Testing for syphilis at every opportunity

This STI Awareness Month, NSW Health looks at recent outbreaks of syphilis around the country, particularly within Aboriginal and Torres Strait Islander communities, and implores GPs to remain alert in a bid to stop the spread. 


Imagine this: Jane is a 22-year-old Aboriginal woman from a regional New South Wales (NSW) town who presents to you requesting the contraceptive pill. She’s been married to her husband for one year.

Would you offer a syphilis test?

Since 2011, an ongoing outbreak of syphilis has primarily spread amongst Aboriginal and Torres Strait Islander people aged 15 to 30 across mainly rural and remote areas of Queensland, the Northern Territory, Western Australia and South Australia, and most recently metropolitan Adelaide.

While cases related to the outbreak have not yet reached NSW Aboriginal communities, and syphilis in NSW continues to be most commonly found in urban men who have sex with men, it is important to remain alert. More syphilis tests, more often can help detect and stop a local syphilis outbreak in NSW.

So, who should you test for syphilis?

Syphilis is a sexually transmissible infection (STI), transmitted via vaginal, anal and oral sex. Sexually active people under 35, people with symptoms, people diagnosed with any other STI and, of course, their partners should be tested.

In this case, Jane should be offered a syphilis test. She is under 35, sexually active, and Aboriginal. She is found to have early latent syphilis and both she and her partner are successfully treated.

Two years after her first visit, Jane returns for antenatal care.

What syphilis testing would you offer Jane during her pregnancy?

Syphilis crosses the placenta at all stages of pregnancy and early syphilis is fatal to a foetus in almost 100% of cases. It is therefore vital for syphilis to be detected early and treated urgently in pregnancy.

NSW Health has identified four key opportunities for GPs to offer syphilis testing as part of routine consultations:

  1. Pregnant women whose child will be Aboriginal (i.e. Aboriginal women or non-Aboriginal women with Aboriginal partner) should be offered two tests during pregnancy: once at presentation and once at 28 weeks.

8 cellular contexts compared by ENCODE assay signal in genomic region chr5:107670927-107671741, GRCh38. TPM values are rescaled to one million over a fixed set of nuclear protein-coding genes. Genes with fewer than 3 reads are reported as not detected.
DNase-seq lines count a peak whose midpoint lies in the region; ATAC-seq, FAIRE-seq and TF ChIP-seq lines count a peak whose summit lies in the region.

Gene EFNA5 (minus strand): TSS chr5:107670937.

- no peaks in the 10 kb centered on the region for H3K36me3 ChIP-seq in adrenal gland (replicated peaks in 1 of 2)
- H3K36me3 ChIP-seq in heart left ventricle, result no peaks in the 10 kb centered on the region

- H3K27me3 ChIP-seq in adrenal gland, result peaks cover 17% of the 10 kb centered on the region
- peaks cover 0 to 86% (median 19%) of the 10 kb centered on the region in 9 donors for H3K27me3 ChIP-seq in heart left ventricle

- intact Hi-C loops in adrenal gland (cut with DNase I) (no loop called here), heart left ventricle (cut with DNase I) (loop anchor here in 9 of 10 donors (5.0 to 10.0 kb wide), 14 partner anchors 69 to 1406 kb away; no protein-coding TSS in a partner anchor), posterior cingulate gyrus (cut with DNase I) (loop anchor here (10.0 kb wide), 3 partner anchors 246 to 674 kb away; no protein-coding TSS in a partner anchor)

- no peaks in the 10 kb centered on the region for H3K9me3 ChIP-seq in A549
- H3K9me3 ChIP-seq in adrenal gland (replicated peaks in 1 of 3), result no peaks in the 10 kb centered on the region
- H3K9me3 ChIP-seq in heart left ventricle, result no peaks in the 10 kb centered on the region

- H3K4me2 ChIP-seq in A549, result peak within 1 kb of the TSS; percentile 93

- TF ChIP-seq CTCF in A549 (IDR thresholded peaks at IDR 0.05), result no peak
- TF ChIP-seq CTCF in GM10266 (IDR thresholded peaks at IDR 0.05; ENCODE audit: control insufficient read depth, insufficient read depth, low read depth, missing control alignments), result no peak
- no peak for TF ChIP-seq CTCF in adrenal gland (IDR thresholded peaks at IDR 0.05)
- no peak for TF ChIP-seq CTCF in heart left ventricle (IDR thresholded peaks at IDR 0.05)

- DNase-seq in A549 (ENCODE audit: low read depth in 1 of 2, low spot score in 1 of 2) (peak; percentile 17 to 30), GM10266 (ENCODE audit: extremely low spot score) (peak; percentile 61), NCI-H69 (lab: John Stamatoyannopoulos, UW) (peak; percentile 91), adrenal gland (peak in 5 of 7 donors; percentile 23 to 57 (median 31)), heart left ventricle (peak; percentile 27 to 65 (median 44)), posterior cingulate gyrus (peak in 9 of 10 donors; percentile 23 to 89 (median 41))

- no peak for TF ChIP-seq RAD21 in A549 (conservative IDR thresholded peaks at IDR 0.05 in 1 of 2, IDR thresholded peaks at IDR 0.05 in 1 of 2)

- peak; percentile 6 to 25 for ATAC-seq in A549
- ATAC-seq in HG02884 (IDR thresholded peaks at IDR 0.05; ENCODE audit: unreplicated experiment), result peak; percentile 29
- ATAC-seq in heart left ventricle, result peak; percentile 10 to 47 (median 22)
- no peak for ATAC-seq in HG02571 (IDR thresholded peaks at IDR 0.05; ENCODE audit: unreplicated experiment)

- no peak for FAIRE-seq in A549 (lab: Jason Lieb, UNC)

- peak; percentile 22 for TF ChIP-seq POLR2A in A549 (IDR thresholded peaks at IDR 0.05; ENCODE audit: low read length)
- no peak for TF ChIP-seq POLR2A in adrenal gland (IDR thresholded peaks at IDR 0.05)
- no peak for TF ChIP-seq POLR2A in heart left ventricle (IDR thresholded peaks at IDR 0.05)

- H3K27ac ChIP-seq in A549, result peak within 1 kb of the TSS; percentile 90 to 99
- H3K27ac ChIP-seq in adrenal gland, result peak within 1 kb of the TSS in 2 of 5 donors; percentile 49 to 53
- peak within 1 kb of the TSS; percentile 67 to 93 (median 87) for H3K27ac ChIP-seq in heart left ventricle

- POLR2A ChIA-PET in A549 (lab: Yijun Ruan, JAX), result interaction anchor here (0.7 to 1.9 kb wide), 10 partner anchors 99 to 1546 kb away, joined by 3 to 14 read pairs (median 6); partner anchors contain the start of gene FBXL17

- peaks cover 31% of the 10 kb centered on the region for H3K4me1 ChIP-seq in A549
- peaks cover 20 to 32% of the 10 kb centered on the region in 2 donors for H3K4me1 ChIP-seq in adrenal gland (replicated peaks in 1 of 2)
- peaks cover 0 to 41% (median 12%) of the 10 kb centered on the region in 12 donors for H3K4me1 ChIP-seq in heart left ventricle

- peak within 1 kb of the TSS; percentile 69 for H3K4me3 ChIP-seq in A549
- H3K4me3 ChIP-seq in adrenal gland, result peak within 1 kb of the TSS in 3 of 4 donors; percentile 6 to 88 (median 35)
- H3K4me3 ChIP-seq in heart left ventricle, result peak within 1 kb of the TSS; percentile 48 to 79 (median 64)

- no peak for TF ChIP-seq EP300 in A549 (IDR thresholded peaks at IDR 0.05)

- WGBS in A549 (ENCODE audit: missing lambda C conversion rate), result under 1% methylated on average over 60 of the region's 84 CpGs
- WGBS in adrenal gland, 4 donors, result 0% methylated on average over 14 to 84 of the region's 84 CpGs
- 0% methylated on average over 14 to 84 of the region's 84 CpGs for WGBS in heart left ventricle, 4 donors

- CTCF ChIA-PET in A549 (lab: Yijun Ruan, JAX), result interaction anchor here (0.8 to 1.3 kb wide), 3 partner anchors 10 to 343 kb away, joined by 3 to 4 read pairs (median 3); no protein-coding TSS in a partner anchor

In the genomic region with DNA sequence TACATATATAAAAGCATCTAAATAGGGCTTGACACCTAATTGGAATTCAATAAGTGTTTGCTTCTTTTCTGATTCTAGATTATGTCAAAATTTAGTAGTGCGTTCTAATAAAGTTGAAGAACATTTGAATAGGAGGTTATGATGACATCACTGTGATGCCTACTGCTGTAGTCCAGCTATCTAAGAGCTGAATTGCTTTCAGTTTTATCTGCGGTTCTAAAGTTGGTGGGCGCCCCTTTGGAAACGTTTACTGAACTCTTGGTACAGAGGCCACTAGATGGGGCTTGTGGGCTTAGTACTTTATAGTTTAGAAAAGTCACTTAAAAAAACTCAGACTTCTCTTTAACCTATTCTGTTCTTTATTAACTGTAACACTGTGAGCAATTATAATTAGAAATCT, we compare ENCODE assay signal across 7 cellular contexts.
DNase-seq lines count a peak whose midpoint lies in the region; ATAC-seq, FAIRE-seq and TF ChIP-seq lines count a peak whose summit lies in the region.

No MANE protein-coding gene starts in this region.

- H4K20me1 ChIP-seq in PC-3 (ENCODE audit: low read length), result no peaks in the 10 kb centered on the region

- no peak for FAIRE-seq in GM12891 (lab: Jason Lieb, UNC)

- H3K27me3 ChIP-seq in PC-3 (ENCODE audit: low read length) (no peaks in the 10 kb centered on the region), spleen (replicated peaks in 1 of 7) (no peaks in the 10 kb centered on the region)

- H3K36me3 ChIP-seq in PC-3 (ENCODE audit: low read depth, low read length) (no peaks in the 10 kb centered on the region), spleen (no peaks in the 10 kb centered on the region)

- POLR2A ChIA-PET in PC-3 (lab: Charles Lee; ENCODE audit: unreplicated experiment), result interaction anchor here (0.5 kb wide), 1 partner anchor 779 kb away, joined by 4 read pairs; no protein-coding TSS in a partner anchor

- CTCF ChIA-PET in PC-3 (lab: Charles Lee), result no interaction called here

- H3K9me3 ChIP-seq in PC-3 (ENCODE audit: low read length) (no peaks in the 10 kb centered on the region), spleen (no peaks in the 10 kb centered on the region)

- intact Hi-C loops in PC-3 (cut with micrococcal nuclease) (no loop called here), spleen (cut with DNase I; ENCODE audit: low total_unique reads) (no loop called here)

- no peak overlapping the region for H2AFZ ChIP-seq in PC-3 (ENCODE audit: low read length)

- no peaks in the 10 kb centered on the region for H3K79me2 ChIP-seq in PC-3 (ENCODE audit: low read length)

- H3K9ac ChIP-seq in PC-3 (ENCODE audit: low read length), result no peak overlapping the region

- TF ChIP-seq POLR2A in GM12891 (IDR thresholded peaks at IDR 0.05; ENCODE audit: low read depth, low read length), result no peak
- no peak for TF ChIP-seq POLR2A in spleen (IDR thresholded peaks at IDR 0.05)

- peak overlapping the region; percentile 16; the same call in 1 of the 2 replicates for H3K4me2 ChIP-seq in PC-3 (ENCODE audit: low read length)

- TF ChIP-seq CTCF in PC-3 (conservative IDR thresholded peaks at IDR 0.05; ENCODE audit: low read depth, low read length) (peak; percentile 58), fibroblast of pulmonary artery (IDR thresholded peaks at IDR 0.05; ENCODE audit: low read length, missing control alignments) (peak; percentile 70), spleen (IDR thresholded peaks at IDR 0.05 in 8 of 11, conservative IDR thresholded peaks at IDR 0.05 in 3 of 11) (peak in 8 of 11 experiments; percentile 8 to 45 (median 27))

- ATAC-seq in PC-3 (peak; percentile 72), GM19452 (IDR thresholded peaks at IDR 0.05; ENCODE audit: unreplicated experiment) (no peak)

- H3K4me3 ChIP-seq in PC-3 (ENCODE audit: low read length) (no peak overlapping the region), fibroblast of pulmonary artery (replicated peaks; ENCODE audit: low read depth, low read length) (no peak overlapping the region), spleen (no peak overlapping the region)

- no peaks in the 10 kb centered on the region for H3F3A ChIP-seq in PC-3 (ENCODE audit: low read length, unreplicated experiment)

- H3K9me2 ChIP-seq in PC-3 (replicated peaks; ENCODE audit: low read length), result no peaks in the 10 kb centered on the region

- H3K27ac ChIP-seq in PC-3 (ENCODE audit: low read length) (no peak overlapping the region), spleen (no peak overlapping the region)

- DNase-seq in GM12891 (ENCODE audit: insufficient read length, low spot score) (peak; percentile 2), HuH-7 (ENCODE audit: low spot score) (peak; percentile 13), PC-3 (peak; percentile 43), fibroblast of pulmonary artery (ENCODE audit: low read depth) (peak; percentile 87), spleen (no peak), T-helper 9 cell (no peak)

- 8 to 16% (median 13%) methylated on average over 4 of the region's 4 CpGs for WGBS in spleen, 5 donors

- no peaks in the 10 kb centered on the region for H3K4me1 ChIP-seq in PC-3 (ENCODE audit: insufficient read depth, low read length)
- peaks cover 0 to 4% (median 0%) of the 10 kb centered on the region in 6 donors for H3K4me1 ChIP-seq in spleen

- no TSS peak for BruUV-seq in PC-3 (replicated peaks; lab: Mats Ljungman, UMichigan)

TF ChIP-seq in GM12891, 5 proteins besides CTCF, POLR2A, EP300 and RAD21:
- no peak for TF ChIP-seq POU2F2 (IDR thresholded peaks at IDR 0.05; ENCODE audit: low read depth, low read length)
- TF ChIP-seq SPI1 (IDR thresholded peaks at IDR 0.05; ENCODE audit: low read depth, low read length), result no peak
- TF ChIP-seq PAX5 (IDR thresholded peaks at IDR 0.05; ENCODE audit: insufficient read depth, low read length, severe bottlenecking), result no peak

2. All routine sexual health check-ups, and especially in patients who are diagnosed with any other STI.
  3. If collecting blood for other tests, include a syphilis test. For example, include syphilis testing into the annual Aboriginal Health Checks (MBS 715) as a routine.
  4. Contact and offer testing to partners of people diagnosed with syphilis. Partner notification isn’t necessarily complex – it starts with a simple conversation with your patient.

Jane needs to be tested today – at her first visit – and again at her 28 week visit.

As Jane has been previously diagnosed and treated for syphilis, she remains syphilis antibody reactive, but her rapid plasma reagin (RPR) test results remain non-reactive. Jane is syphilis free and can look forward to a healthy pregnancy and a new baby.

See the STI/HIV Testing Tool for testing advice and the NSW STI Programs Unit for sexual health resources and tools for clinicians and patients.

Further information & support

In NSW - contact the NSW Sexual Health Infolink or your local sexual health clinic.

Read the recent NSW Health syphilis alert here.

Outside NSW - contact your local sexual health clinic or specialist support service and/or local health authority.


Click here to access ThinkGP's suite of free, online sexual health education.

Breonny Robson


       Proudly sponsored by:                            
       NSW STI Programs Unit, part of the NSW Ministry of Health.